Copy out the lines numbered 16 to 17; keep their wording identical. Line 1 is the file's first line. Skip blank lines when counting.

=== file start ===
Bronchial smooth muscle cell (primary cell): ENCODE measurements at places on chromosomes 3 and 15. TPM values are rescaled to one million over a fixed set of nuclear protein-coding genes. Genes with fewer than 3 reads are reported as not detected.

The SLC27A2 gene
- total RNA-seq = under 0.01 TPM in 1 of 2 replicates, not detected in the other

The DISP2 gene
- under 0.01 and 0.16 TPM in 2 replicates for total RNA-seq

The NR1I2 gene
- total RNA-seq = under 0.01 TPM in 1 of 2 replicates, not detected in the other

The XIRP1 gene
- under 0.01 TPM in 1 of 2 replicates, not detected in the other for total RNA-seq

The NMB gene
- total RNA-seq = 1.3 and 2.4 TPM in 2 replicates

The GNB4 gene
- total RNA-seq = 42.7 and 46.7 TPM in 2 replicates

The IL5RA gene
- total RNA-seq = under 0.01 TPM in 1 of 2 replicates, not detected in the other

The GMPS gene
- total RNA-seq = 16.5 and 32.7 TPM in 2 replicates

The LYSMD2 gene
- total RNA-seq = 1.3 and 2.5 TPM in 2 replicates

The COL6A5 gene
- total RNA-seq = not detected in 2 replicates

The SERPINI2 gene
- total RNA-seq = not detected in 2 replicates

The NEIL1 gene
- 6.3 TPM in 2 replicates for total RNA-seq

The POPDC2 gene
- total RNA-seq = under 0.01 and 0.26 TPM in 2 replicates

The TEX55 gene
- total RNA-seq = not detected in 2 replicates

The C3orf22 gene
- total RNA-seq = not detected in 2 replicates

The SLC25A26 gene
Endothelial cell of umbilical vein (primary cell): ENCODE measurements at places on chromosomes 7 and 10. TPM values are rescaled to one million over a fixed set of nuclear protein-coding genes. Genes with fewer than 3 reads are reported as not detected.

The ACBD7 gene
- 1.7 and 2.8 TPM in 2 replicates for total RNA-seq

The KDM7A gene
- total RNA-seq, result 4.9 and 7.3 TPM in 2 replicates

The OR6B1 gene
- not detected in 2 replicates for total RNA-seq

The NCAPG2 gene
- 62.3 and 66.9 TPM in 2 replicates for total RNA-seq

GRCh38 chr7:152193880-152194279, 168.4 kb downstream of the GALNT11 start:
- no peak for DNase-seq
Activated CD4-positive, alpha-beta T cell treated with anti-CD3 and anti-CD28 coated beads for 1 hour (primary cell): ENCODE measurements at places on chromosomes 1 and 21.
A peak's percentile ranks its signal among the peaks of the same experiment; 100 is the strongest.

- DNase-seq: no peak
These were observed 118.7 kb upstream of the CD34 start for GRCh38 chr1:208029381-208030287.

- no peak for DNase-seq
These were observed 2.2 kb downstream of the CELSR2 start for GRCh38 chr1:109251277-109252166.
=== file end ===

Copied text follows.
The GMPS gene
- total RNA-seq = 16.5 and 32.7 TPM in 2 replicates